Principle #3: Context

“At last two (witnesses) came forward and said, ‘this man said, I am able to destroy the temple of God, and to rebuild it in three days’” (Mat. 26:60b-61).


Context means: “The general series or composition of a discourse; more particularly, the parts of a discourse which precede or follow the sentence quoted; the passages of scripture that are near the text, either before or after it. The sense of a passage of scripture is often illustrated by the context (Noah Webster’s Dictionary 1828).

Understanding the context of a passage opens the door to its literal meaning. Our objective is to understand what the writer meant by what he wrote. What I think is worthless. What would it mean if I never existed? What does it mean for anyone who reads it?

In the latter half of Matthew 26 (above), Jesus is on trial before the chief priests and council. Two men came forward and twisted the meaning of His statement “destroy this temple and in three days will raise it up” (Jn. 2:19). His words were grossly misinterpreted. We know that He was not referring to the physical temple in Jerusalem but to His body. For the temple was a picture of the way a sinner enters into the presence of a Holy God. Jesus compared the destruction of the temple, and His raising it up, to His death and resurrection. Through Him, a sinner can be right with God and enter His courts.

When interpreting scripture, we must consider the broader context of the passage, book, and its place in the Bible. Even though there may be many applications, there is supposed be only one right interpretation. Someone might say, “Ten people can read the same passage and interpret it completely different”. But that doesn’t mean any of them are correct. In fact, all ten of them could be wrong.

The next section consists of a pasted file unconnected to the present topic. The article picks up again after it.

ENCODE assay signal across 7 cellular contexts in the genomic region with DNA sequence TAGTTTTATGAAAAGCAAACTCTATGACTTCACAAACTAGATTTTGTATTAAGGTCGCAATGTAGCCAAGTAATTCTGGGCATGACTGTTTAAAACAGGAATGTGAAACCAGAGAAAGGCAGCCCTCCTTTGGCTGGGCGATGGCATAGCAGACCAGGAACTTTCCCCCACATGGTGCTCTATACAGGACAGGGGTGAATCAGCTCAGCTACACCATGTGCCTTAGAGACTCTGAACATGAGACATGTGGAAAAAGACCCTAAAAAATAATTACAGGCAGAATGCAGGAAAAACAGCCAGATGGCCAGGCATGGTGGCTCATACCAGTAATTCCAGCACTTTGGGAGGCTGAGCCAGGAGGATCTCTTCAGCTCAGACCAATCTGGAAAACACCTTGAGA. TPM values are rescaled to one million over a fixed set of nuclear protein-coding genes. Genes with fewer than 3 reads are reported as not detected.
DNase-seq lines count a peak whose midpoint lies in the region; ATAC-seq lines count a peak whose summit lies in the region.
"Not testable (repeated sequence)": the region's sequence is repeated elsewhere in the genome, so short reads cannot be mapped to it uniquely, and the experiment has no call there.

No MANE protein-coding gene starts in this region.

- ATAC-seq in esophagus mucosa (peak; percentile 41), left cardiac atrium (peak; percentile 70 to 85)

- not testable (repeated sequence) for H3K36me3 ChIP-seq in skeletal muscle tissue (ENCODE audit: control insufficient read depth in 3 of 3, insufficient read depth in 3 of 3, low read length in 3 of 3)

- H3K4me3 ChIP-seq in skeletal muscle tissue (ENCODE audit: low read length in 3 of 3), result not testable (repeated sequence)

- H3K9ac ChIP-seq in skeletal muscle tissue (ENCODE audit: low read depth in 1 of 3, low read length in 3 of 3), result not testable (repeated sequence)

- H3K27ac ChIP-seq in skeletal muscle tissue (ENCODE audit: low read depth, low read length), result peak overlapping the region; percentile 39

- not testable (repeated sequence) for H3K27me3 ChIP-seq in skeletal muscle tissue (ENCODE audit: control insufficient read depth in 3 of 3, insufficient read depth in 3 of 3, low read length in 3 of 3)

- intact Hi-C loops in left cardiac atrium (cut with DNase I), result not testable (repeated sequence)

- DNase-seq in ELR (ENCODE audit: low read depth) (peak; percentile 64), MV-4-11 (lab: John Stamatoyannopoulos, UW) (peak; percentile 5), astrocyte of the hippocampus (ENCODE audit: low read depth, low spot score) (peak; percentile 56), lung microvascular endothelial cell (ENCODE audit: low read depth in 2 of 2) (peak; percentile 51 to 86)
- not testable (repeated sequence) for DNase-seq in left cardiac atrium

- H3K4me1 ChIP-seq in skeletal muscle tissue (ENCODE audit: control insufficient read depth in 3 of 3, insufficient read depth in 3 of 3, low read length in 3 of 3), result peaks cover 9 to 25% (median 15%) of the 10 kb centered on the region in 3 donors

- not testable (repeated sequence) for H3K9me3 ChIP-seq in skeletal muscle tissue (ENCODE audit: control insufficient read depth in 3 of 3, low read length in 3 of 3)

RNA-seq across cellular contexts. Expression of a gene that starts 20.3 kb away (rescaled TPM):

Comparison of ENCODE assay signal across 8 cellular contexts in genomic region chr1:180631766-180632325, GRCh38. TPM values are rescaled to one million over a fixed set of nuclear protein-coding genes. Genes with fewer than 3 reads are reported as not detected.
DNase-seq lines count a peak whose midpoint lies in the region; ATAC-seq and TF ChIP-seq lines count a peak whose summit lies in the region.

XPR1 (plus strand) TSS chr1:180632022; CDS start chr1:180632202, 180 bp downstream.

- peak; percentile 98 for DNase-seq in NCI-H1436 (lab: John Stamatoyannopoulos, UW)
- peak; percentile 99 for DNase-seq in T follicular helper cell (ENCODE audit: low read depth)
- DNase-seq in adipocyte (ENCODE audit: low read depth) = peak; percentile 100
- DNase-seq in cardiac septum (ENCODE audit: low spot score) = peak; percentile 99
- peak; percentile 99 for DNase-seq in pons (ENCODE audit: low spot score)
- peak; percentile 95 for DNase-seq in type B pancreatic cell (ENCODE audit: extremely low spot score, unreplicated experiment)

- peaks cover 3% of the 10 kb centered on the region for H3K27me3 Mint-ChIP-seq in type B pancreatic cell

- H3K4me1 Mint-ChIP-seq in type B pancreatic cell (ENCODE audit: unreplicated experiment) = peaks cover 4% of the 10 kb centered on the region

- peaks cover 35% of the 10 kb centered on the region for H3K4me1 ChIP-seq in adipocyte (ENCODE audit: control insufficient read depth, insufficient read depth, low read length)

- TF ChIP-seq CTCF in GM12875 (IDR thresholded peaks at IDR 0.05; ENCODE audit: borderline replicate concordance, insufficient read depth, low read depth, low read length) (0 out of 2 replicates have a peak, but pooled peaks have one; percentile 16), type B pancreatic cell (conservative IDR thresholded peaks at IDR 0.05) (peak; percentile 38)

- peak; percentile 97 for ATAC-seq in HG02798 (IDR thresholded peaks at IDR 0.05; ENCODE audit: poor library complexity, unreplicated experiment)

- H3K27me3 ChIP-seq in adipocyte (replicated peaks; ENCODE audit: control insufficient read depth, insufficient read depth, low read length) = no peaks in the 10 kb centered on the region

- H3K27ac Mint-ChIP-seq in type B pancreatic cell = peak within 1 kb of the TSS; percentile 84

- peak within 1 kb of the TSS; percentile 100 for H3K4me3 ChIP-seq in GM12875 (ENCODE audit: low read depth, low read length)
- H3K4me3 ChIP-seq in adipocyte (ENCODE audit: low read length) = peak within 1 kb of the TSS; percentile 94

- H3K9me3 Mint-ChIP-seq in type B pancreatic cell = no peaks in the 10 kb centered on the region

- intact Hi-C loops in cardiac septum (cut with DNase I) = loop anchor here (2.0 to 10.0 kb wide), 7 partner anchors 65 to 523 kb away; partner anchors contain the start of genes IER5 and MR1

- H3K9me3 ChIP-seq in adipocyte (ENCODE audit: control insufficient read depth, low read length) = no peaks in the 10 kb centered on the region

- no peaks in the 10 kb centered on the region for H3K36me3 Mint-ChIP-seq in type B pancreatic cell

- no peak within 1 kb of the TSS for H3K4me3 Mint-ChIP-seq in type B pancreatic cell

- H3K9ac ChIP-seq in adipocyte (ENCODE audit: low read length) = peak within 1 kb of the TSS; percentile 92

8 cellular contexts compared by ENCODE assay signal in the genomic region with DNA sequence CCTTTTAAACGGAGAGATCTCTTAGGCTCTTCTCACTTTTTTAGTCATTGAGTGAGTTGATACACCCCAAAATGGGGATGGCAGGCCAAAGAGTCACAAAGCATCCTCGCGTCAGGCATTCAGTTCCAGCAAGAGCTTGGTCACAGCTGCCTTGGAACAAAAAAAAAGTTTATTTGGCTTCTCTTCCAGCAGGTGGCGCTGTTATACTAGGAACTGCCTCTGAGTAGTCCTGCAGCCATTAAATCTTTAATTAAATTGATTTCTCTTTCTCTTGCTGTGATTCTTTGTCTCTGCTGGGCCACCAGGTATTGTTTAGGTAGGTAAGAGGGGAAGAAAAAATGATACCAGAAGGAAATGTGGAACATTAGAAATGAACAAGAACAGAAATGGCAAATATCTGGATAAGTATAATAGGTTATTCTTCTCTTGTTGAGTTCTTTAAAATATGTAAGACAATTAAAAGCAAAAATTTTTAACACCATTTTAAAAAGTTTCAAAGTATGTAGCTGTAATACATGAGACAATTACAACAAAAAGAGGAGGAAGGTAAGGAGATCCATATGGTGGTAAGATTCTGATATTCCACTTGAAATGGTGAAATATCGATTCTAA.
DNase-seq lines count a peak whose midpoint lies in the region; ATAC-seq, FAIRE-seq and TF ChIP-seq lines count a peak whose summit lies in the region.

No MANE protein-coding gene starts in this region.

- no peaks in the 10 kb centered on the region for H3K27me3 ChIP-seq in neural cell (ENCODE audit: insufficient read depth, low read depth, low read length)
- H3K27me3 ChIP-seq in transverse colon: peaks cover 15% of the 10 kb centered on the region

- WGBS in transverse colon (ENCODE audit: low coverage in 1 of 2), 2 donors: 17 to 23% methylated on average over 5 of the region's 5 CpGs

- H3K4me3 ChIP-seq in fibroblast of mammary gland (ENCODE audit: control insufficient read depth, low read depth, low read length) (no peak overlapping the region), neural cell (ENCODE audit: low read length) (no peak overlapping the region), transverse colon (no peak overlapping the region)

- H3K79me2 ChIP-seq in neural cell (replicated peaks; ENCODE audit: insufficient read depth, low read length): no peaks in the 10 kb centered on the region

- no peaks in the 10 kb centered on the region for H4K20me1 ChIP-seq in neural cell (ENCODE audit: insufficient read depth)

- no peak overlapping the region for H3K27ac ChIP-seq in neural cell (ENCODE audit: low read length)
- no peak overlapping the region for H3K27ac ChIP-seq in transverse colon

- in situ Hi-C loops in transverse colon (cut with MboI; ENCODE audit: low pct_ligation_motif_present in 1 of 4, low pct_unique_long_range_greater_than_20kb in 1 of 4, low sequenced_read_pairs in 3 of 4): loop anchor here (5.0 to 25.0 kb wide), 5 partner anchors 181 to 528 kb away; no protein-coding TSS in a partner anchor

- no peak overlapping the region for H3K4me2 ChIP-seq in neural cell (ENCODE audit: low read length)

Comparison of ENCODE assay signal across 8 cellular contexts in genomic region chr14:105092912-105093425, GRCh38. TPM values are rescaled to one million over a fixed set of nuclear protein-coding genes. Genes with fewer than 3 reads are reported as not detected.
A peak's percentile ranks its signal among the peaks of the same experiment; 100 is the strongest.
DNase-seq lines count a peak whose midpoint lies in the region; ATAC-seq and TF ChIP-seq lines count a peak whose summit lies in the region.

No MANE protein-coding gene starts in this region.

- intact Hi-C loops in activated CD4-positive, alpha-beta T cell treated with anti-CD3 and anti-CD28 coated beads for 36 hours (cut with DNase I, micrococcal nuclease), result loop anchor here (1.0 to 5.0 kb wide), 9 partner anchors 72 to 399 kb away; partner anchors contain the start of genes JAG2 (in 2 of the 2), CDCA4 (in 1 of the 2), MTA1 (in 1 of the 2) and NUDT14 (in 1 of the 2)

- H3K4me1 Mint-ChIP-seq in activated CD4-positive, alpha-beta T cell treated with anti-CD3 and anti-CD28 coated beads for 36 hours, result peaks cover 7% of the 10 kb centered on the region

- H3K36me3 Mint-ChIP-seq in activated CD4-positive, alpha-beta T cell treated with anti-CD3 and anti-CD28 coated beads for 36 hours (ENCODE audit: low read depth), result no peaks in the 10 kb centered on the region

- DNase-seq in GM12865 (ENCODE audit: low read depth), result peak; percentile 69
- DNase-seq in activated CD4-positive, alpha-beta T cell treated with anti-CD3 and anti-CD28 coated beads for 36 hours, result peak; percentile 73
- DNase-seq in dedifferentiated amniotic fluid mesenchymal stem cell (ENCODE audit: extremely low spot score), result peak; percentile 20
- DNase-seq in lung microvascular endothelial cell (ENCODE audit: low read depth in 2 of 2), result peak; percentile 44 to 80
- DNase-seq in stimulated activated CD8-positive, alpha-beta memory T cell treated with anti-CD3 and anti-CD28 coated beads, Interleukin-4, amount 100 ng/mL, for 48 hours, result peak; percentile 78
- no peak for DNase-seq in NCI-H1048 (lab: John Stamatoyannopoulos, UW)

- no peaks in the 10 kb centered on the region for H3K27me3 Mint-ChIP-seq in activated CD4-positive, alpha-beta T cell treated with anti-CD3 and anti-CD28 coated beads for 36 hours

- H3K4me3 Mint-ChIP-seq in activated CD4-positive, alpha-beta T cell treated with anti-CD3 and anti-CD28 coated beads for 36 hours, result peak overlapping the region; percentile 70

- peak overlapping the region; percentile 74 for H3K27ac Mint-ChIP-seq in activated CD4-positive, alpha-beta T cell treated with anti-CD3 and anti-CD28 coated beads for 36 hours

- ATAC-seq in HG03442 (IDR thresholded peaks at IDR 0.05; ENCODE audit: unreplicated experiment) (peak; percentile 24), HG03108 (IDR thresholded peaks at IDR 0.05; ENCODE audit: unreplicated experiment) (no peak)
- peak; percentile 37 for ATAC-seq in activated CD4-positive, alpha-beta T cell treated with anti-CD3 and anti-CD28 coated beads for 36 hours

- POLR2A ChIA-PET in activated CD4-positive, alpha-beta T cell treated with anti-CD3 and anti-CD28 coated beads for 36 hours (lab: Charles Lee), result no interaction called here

The Context of the Bible

The Bible has several central themes:

The character and nature of God

Mankind falls into sin and death

The Nation of Israel


The Church


Old Testament –Preparation for Christ

Gospels –Manifestation of Christ

Acts –Propagation of Christ

Epistles –Explanation of Christ

Revelation –Consummation of Christ


The Context of the Book

Our Bible has two major categories, The Old and New Testament, and smaller categories within each.

 The Old Testament…

Books of the law: Genesis, Exodus, Leviticus, Numbers and Deuteronomy

Books of History: Joshua, Judges, Ruth, one Samuel, two Samuel, one Kings, two Kings, one Chronicles, two Chronicles, Ezra, Nehemiah, Esther

Books of Poetry/Wisdom: Job, Psalms, Proverbs, Ecclesiastes, Songs

Major Prophets: Isaiah, Jeremiah, Lamentations, Ezekiel, Daniel

Minor Prophets: Hosea, Joel, Amos, Obadiah, Jonah, Micah, Nahum, Habakkuk, Zephaniah, Haggai, Zechariah, Malachi

The New Testament…

Gospels: Matthew, Mark, Luke, John

Historical: Acts of the Apostles (written by Luke)

Epistles: (Of Paul) Romans, one Corinthians, two Corinthians, Galatians, Ephesians, Philippians, Colossians, one Thessalonians, two Thessalonians, one Timothy, two Timothy, Titus, Philemon; (Of Peter) one Peter, two Peter; (Of John) one John, two, John, three John; Hebrews (writer unknown); the Epistle of James; the Epistle of Jude

Prophetic: the book of Revelation (written by John)

There are other sub-classifications…

Historical, Doctrinal, Soteriological, Christological, Ecclesiological, Church Epistle, Personal Epistle, and more.

“A soft answer turns away wrath” (Pr.15:1a).